Ship Stability – Part 2

Ship Stability – Part 2

Ship Intact Stability -Part 2

-Raghu Varier

In the previous post we discussed about the ship intact stability for small angles and neglecting the effect of vertical shift in centre of buoyancy B due to the change in the shape of submerged volume. If you haven’t read the previous post, it is recommended to go through it first, since in this section we will be considering the effect of vertical shift in B as well.

Here we consider a wall sided vessel, i.e a vessel with flat vertical sides as shown below.

Most of the things remain the same as the previous section. The only additional consideration being the vertical shift in B. So that means we have to also consider the vertical shift in B. This is as illustrated above.

(Serious mathematics ahead.)

So the small shift in volume also has a vertical shift by the above value. The value of this small volume as arrived at in the previous post is

So the vertical moment of volume shift is

The Second moment of this area represented by “I” as arrived at in the previous post is

So let us substitute this in the vertical moment expression and we get the value as

The vertical moment of Volume shift can be written as

The horizontal moment of volume shift can be written as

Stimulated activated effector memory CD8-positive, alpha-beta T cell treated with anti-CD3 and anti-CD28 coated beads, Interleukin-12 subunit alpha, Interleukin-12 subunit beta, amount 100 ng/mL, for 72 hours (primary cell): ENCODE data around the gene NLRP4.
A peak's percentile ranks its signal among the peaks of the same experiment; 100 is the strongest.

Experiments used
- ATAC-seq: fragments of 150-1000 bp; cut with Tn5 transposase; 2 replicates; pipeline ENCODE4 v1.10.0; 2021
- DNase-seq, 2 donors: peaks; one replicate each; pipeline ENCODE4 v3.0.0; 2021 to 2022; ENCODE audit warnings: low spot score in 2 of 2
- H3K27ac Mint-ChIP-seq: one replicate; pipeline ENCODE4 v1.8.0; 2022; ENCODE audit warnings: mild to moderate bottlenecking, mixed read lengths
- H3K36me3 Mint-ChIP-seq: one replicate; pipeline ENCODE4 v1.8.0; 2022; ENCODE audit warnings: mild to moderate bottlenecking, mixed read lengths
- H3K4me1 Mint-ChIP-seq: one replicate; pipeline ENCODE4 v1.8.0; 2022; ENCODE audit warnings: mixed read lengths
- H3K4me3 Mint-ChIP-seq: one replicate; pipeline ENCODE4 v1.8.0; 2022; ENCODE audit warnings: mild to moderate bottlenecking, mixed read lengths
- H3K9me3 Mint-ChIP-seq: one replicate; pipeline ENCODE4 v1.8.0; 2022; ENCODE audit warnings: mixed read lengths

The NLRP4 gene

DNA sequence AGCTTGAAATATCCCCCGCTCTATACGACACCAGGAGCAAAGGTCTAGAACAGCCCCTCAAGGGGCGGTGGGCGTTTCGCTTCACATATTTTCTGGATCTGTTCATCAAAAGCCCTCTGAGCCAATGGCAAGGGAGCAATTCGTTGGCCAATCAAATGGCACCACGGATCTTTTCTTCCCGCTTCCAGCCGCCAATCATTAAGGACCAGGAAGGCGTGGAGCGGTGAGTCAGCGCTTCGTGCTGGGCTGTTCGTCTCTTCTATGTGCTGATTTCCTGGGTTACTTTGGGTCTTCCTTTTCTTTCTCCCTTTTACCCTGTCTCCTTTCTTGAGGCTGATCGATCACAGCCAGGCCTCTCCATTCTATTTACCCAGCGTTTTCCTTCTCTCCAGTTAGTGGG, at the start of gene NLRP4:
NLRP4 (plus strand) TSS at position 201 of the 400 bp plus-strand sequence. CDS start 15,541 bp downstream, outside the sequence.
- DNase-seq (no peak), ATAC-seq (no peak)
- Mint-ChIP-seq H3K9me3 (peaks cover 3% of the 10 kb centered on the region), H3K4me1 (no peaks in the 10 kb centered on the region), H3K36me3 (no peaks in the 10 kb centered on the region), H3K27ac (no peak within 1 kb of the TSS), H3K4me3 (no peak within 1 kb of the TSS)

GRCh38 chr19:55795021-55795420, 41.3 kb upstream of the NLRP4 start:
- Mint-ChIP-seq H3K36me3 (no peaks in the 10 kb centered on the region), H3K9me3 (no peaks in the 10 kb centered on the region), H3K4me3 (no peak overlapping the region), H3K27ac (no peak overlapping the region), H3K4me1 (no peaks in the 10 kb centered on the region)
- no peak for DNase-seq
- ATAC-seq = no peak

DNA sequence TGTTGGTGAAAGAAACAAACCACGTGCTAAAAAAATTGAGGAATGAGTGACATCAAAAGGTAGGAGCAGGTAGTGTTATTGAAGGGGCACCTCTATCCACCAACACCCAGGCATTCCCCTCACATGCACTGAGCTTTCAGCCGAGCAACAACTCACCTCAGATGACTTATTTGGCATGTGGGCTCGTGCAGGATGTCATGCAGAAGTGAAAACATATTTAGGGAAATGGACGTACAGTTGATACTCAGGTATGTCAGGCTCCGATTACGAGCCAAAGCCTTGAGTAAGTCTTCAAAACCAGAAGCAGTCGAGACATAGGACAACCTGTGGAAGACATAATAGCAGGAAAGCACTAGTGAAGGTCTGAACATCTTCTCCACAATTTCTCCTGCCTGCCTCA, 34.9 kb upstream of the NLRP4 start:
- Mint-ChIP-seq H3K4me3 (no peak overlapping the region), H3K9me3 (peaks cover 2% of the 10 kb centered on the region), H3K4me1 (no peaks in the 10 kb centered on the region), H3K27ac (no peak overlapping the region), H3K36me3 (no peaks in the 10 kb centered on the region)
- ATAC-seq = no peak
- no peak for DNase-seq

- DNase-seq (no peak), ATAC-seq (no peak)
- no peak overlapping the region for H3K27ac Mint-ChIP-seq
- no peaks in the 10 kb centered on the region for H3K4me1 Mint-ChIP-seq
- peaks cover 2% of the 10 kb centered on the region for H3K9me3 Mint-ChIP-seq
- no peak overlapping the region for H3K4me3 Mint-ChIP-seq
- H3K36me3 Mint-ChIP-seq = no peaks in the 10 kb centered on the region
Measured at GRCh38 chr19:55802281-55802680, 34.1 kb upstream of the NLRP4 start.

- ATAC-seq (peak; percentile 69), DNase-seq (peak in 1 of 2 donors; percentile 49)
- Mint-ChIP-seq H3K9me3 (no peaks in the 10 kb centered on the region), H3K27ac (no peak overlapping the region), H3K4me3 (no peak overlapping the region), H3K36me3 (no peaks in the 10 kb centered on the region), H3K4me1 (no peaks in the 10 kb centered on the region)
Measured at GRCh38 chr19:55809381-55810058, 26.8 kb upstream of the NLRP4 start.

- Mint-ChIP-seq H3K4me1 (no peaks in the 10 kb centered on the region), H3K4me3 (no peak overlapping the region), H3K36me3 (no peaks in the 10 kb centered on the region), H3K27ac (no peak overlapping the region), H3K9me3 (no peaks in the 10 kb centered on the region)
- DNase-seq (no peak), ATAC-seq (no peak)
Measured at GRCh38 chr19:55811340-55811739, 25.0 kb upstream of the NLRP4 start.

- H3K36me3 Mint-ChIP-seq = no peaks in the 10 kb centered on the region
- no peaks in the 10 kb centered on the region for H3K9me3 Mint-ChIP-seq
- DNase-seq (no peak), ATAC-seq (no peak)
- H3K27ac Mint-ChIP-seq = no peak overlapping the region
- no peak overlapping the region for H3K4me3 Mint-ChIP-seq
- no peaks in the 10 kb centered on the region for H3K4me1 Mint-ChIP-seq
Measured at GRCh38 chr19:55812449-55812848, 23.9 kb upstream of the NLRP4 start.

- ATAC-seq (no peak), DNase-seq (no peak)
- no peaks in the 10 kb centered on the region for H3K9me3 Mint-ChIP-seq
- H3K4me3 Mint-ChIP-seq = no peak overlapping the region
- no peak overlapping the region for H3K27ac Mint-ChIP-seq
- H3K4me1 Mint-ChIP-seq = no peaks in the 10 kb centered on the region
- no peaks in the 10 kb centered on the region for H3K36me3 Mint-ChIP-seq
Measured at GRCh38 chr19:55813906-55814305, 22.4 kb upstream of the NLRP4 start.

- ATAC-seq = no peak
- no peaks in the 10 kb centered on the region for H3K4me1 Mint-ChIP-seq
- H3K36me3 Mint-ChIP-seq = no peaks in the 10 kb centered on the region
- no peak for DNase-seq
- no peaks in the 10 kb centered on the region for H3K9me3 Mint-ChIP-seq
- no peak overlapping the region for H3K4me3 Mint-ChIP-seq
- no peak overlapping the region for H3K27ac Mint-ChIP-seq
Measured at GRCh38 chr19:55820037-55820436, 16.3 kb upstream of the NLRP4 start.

No from the above figure

Now from the above figure,

And can be written much better as

If you observe carefully at the expression, you can see it is the same as that for small angle along with the additional term after the ‘+’. This means that stability lever is increased.

The stability lever i.e stability can be improved by obtaining more volume shift moment and this can be obtained by flaring the ships.

So the flaring of ships is more of a stability aspect than looks. This is why warships conventionally have nice flaring bow sections as it serves the dual purpose of better stability and larger deck area at the bow.

However there are some recent warships that donot have this flaring but instead has a tumblehome structure. And yes I am talking of none other than the DDG-1000 USS Zumwalt. The stability of such a warship is hence an interesting matter of study as the lack of flaring means very small tolerances available for roll motions. We shall be discussing about such tumblehome warships in the near future.

However let us take a look at how powering of a ship is calculated and how propulsion system is selected in the upcoming post.

Next Post: Resistance and Propulsion

Leave a Reply

Your email address will not be published. Required fields are marked *